Disputed Gabon Vote to be Recounted: Ambassador to U.S.

Jean Ping supporters
Supporters of Gabonese opposition leader Jean Ping protest outside the party's headquarters in Libreville on September 10. Ping has contested the result of August's election, which saw President Ali Bongo Ondimba re-elected. FLORIAN PLAUCHEUR/AFP/Getty Images

Gabon's Constitutional Court will recount the votes and confirm the winner of the disputed August election, according to the country's ambassador to the United States.

In a letter to The New York Times published Monday, Ambassador Michael Moussa-Adamo—who also represents Gabon to the United Nations (U.N.)—stated that the election was "conducted in accord with Gabonese law" and that a committee from the country's independent electoral commission had "publicly counted the votes" at all polling stations.

But the ambassador added that a review would be conducted by the court, which would include a recount, without specifying a date when the confirmed result would be made public.

The recount has not been publicly confirmed by Gabonese President Ali Bongo Ondimba, who was announced the winner of the election with 49.8 percent of the vote ahead of main challenger Jean Ping, who took 48.23 percent. Ping sent out a press statement that stated that the recount was being conducted in response to a formal petition that he had submitted to the Constitutional Court.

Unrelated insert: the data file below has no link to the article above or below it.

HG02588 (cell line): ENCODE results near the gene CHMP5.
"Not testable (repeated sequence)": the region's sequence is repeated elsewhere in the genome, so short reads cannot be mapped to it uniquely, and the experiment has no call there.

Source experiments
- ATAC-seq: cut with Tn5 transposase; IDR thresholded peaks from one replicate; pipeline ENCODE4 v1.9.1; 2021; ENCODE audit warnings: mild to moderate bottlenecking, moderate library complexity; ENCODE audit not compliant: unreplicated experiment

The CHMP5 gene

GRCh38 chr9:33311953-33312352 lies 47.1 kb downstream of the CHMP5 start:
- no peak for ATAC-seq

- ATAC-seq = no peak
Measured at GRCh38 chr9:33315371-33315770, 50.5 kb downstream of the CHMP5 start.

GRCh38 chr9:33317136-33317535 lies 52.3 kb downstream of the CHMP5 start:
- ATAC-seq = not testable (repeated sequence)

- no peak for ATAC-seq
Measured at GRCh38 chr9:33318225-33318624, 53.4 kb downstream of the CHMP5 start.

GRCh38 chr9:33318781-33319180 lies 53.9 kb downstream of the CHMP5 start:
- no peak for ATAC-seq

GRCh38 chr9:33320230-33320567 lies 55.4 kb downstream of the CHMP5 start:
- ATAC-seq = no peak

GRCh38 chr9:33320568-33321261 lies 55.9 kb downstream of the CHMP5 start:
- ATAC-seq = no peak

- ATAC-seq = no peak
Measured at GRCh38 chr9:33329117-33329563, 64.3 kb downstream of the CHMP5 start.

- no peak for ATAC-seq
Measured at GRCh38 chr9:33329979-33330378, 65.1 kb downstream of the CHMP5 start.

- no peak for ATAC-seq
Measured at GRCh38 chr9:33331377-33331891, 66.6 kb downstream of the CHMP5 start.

The result was met with widespread dismay in Gabon and some 1,000 people were reportedly arrested as opposition supporters protested in the wake of the announcement. Ping also claimed that at least two of his supporters were killed in clashes with security forces.

The European Union and the U.S. have already called for the electoral commission to publish a full breakdown of results. The commission has stated that, in Bongo's home province of Haut-Ogooué, turnout was 99.93 percent and 95 percent of the votes went to the incumbent, claims disputed by the EU observer mission.

French Prime Minister Manuel Valls has already called for a recount of the vote. The Gabonese government accused France of interfering in the election after the governing Socialist Party in France posted a message suggesting that Ping had won the election days before the official result was announced.

Bongo has been in power since 2009 after succeeding his father, Omar Bongo, who ruled the oil-rich Central African country since 1967.

Disputed Gabon Vote to be Recounted: Ambassador to U.S. | World